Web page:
The United States and China, the world’s two largest carbon emission producing countries, have agreed to step up cooperation in the fight against climate change as part of the Glasgow Climate Summit.
US President Joe Biden’s Special Envoy for Climate John Kerry and his Chinese counterpart Shi Zhenhua announced the terms agreed upon by the two countries at a summit in Scotland.
A joint statement from the two countries shared by Washington said the United States and China welcomed the efforts on climate change but acknowledged that there is a significant gap between what needs to be done to achieve the goals of the Paris Agreement and the existing efforts.
The statement outsized the issues the two sides plan to cooperate on:
“establishing regulatory frameworks and environmental standards for reducing greenhouse gas emissions in the 2020s; maximize the social benefits of clean energy transition; to produce policies to reduce carbon emissions and encourage the use of electricity, to establish key areas related to the circular economy, such as green design and renewable resource use, to deploy and implement technologies such as direct air capture.”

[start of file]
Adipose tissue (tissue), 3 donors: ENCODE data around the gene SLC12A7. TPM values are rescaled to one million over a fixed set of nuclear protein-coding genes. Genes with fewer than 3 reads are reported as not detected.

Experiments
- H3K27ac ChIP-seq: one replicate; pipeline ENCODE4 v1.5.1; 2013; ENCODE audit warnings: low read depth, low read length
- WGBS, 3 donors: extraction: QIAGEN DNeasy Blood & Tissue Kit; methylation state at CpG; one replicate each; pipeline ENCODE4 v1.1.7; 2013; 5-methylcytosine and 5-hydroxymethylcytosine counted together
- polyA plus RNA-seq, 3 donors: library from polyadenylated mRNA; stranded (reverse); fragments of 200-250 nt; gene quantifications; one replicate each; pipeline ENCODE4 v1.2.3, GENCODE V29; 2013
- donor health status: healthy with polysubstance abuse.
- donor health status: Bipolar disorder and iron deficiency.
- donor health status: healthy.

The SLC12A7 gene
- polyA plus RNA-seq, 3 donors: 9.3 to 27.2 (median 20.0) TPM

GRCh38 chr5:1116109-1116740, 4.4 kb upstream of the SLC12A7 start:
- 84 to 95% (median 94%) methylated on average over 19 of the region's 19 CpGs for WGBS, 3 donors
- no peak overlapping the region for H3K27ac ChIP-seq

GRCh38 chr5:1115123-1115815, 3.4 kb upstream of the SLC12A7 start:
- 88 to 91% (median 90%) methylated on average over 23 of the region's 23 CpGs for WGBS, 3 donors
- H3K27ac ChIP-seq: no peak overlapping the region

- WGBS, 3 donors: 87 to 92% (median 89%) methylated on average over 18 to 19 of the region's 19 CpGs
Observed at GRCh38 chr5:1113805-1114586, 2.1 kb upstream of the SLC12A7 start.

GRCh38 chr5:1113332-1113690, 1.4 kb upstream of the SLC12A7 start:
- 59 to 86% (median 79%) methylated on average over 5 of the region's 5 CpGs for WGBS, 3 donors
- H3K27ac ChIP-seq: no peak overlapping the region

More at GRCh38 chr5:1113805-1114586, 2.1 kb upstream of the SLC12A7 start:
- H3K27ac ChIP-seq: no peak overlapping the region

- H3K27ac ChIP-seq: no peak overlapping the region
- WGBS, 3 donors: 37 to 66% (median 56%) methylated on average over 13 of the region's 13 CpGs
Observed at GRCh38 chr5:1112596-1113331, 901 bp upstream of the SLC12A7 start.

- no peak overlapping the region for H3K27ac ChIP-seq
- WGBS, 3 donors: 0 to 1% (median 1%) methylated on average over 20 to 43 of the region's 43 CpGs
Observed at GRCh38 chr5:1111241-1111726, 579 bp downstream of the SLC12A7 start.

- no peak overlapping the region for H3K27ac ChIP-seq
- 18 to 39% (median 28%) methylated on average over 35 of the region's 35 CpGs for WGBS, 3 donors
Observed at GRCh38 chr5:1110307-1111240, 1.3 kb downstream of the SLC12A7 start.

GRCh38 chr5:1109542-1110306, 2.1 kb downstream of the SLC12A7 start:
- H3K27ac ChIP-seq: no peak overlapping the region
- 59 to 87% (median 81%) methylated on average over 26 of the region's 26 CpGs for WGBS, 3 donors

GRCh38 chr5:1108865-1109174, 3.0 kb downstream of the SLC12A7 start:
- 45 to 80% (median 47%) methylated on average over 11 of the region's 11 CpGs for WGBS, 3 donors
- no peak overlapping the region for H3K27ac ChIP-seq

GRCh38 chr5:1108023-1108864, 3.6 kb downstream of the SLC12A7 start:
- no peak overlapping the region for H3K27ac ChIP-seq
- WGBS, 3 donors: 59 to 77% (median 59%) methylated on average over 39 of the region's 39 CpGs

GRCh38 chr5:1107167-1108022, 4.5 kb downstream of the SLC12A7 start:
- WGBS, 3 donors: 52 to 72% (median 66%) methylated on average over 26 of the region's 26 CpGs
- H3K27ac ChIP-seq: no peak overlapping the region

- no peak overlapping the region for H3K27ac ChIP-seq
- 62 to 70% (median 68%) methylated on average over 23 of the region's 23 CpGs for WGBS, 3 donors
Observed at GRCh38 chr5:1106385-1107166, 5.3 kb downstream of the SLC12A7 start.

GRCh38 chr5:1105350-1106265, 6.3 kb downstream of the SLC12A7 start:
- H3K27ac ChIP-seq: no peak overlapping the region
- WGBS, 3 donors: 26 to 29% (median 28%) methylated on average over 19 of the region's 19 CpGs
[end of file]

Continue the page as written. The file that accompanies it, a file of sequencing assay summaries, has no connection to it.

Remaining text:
“The United States has set a goal of achieving 100 percent electricity without carbon pollution by 2035. China will reduce its coal consumption under the five-year plan and will do its best to accelerate this work,” the statement said.
The agreement jointly commits $100 billion in aid each year to meet the climate needs of developing countries, the joint statement said.